Kevin Macdonald: ‘It was obvious Mohamedou has a writer’s soul, but I couldn’t see it as a film’
Translating the story of Mohamedou Ould Slahi’s unjust imprisonment at Guantánamo to screen was a challenge the Oscar-winning director nearly turned down. But then he met the Mauritanian himself
The story of Mohamedou Ould Slahi’s arrest by US government agencies and his subsequent imprisonment without trial, as told in his bestselling memoir Guantánamo Diary, seems almost tailor-made for cinema.
During the months following 9/11, the Mauritanian electrical engineer was captured at his home, underwent “extraordinary rendition” and ended up in solitary confinement at the notorious American prison on the island of Cuba. There he was repeatedly tortured until he signed...
Subscribe from just €1 for the first month!
With any subscription you will have access to
Unlimited multi-device access to our iPad, iPhone and Android Apps
Unlimited access to our eReader library
Exclusive daily insight and opinion seven days a week
Create alerts to never miss a subject that matters to you
Get access to exclusive offers for subscribers on gifts and experiences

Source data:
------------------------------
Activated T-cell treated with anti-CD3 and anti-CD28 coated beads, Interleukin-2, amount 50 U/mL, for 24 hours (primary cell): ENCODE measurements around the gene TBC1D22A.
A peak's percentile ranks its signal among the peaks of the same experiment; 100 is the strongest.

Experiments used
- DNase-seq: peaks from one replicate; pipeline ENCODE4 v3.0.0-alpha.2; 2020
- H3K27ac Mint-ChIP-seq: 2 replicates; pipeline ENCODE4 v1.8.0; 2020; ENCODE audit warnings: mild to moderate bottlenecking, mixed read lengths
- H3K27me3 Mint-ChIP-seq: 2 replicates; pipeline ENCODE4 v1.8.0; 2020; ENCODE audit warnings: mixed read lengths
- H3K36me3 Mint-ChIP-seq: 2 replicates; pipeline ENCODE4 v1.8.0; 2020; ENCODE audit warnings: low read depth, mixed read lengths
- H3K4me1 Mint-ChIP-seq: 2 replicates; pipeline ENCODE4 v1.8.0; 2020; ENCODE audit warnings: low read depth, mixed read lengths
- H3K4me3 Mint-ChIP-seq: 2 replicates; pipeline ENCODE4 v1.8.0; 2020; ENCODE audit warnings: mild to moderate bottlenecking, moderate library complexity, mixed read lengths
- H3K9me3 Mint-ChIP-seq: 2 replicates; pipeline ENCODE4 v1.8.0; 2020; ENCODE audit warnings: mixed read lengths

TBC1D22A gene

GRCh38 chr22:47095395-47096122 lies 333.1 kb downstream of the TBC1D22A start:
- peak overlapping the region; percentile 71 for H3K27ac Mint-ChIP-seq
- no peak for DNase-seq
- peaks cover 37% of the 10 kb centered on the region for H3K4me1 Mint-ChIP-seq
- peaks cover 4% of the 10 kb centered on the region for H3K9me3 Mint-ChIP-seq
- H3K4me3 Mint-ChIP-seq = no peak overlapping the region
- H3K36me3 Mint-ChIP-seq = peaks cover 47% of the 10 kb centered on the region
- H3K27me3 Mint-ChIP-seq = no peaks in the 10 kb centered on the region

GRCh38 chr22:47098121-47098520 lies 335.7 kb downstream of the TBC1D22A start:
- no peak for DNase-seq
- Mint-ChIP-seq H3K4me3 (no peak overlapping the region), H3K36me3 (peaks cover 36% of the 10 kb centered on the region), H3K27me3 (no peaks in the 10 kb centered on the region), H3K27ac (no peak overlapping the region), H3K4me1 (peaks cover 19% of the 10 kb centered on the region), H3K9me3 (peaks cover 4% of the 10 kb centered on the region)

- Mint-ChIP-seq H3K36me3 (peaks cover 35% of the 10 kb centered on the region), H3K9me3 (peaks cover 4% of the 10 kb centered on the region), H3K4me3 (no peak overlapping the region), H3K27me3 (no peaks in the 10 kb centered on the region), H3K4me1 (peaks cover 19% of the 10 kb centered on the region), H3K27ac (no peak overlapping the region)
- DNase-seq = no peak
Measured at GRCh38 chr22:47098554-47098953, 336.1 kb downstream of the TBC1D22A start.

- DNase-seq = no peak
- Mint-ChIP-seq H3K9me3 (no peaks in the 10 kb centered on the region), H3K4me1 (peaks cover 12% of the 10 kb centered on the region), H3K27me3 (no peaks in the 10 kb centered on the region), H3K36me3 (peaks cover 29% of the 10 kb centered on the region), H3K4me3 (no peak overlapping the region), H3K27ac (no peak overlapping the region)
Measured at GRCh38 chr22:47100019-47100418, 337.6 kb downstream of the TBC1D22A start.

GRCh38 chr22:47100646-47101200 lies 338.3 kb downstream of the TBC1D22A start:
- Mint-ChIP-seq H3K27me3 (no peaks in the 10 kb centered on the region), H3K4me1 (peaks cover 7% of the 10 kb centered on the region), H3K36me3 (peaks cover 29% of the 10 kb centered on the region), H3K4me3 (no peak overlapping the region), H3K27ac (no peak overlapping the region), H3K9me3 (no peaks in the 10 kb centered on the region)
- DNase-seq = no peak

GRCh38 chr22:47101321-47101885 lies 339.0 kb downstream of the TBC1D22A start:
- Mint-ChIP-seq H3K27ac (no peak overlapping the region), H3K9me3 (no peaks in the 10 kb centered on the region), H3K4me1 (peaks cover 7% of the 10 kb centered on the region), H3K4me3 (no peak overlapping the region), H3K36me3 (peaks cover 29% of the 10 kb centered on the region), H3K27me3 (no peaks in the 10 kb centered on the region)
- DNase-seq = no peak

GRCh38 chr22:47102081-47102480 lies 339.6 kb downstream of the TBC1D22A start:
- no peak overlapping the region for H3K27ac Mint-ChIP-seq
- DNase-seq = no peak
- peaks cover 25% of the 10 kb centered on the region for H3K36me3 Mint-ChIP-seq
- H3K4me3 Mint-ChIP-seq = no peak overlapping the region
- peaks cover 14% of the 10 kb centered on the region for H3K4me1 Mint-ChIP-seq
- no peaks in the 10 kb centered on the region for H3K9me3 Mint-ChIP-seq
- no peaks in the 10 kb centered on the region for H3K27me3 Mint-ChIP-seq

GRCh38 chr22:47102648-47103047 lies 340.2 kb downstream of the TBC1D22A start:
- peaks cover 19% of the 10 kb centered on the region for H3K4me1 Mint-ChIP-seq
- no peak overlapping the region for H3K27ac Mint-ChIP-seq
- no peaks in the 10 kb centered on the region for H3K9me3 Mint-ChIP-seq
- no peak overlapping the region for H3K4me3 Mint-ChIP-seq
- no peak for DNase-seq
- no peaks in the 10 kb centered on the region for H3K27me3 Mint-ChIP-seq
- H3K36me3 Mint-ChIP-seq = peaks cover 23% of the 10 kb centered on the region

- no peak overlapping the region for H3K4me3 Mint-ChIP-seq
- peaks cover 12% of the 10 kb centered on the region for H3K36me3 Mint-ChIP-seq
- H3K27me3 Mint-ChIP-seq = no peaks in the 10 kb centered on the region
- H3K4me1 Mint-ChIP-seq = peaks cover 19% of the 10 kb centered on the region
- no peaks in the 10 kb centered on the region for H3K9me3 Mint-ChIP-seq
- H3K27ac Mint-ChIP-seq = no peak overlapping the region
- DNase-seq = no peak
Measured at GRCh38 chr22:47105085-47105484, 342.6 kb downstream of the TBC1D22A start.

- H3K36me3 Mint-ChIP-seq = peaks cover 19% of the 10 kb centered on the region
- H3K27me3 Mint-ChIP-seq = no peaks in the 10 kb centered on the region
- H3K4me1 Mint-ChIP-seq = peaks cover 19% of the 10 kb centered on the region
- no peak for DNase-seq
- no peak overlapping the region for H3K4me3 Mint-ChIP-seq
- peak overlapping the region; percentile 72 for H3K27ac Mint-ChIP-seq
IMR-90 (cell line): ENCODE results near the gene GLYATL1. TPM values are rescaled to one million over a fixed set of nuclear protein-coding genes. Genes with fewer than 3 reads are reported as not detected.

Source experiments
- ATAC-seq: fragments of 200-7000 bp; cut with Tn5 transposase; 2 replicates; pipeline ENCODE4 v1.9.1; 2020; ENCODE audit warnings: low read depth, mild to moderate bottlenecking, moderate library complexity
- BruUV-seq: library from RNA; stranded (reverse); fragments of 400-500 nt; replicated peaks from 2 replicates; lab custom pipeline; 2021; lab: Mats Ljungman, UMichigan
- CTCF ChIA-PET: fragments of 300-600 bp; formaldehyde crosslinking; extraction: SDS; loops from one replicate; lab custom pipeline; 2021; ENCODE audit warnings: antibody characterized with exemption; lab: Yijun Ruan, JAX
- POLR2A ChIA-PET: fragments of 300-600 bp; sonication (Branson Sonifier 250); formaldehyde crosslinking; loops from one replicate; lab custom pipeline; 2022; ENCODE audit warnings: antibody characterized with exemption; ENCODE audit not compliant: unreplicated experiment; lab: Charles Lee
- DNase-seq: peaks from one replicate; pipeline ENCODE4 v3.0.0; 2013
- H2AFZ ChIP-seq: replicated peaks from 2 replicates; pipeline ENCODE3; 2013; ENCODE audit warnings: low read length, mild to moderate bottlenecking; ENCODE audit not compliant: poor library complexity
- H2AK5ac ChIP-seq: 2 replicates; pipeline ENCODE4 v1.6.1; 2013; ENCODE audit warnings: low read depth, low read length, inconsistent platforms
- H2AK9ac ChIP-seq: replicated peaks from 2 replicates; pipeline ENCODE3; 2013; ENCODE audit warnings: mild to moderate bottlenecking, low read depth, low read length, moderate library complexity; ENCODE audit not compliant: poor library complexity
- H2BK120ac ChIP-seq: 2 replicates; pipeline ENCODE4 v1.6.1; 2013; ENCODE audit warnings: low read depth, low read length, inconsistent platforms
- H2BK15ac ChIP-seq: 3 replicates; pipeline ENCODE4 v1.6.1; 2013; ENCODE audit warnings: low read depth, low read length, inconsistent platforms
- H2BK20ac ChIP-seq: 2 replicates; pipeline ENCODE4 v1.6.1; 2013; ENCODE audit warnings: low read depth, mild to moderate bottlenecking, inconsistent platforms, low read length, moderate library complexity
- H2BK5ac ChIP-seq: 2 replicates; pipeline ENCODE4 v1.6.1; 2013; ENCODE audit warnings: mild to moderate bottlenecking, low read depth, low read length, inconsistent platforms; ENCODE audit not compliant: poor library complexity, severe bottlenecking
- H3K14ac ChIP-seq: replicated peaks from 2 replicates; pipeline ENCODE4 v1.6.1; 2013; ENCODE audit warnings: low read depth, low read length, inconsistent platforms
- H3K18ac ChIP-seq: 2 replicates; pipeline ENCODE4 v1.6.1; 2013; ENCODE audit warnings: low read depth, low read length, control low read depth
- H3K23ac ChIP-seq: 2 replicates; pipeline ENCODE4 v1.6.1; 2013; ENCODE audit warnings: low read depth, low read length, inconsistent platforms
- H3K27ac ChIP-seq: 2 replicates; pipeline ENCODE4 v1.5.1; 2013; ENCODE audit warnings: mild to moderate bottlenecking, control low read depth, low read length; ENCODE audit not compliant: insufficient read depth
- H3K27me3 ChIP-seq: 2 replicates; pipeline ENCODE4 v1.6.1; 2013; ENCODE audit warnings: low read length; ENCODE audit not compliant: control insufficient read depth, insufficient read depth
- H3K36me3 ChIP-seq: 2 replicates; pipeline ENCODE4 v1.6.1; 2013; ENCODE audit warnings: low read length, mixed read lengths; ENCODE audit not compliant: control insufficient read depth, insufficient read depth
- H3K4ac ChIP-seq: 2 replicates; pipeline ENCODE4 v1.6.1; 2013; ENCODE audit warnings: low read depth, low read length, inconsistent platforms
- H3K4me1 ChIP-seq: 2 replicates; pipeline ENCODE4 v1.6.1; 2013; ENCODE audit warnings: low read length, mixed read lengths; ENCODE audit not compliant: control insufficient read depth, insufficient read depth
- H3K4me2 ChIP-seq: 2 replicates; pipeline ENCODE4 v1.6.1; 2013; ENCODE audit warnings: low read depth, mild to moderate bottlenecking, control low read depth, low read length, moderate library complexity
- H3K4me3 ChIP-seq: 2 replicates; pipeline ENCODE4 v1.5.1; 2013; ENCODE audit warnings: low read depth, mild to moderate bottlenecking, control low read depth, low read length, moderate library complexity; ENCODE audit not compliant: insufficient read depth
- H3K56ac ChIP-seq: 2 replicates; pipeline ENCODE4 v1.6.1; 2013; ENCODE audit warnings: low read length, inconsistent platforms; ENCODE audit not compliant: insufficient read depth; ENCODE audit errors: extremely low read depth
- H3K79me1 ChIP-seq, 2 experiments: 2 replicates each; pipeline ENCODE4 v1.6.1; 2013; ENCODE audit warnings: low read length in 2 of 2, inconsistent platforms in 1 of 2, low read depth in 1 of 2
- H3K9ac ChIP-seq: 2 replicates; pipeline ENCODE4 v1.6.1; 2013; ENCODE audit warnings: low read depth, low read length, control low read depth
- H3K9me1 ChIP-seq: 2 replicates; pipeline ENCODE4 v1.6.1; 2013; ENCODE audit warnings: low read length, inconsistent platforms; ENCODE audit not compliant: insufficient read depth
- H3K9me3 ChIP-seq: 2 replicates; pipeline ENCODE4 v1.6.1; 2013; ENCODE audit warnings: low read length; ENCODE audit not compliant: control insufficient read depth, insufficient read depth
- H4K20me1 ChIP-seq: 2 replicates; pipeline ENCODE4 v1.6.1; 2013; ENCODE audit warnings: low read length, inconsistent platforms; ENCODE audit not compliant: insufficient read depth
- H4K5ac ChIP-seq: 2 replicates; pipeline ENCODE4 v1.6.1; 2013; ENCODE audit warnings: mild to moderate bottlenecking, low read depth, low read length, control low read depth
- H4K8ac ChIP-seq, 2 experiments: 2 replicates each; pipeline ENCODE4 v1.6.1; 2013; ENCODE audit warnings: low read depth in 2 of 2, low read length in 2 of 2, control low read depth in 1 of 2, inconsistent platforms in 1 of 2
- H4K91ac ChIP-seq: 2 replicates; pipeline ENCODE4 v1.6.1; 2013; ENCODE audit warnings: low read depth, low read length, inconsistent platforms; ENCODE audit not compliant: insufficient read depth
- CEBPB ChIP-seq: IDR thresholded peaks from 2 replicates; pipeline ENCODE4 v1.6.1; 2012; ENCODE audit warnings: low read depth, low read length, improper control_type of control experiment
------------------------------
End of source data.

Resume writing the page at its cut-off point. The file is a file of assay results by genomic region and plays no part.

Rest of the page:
Get content from Business Post, Business Post Magazines, Connected, Tatler and Food & Wine
Film review: The eccentric double act who lit the way for so many pop stars
Sparks may not have had the commercial success they deserve but, as Edgar Wright’s documentary demonstrates, their popularity and influence on pop music is wide-ranging
Riders of Justice: Mads for revenge in a frenzied action comedy from Denmark
Bereaved husband Mads Mikkelsen and a motley crew of misfit conspiracy theorists take on a murderous biking gang in an absurdist and violent comedy
Film: Pugh steals the show in Marvel’s latest ripping yarn
Cate Shortland’s blockbuster links its heroine’s tortured past with the reality of how women are still oppressed globally